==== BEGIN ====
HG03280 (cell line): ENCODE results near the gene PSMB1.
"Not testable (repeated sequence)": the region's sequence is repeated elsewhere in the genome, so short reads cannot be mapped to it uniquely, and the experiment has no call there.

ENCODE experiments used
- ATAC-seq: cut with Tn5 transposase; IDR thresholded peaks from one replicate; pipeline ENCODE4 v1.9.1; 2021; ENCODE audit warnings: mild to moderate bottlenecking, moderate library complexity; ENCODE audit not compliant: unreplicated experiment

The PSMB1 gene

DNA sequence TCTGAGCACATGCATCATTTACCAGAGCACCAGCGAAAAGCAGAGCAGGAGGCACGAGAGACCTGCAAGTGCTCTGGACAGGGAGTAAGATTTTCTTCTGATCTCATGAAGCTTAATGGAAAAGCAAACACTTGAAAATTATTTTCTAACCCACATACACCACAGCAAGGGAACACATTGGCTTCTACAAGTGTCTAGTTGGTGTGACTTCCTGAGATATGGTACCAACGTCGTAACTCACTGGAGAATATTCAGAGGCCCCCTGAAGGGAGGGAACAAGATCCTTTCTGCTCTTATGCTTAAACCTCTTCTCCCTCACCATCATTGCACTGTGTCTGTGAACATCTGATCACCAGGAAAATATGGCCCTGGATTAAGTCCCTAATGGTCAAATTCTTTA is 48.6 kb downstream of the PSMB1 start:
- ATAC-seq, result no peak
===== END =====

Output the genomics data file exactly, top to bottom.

HG03280 (cell line): ENCODE results near the gene PSMB1.
"Not testable (repeated sequence)": the region's sequence is repeated elsewhere in the genome, so short reads cannot be mapped to it uniquely, and the experiment has no call there.

ENCODE experiments used
- ATAC-seq: cut with Tn5 transposase; IDR thresholded peaks from one replicate; pipeline ENCODE4 v1.9.1; 2021; ENCODE audit warnings: mild to moderate bottlenecking, moderate library complexity; ENCODE audit not compliant: unreplicated experiment

The PSMB1 gene

DNA sequence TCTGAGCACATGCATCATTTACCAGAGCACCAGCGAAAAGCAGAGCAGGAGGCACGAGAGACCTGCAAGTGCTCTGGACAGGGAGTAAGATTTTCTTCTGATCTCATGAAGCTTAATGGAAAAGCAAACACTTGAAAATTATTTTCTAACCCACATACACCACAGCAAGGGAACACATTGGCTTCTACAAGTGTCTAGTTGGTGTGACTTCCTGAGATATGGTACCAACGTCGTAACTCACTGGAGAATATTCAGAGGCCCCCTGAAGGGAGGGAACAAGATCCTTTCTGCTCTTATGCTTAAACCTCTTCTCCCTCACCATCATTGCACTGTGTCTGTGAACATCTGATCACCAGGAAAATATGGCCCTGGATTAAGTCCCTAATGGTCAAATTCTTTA is 48.6 kb downstream of the PSMB1 start:
- ATAC-seq, result no peak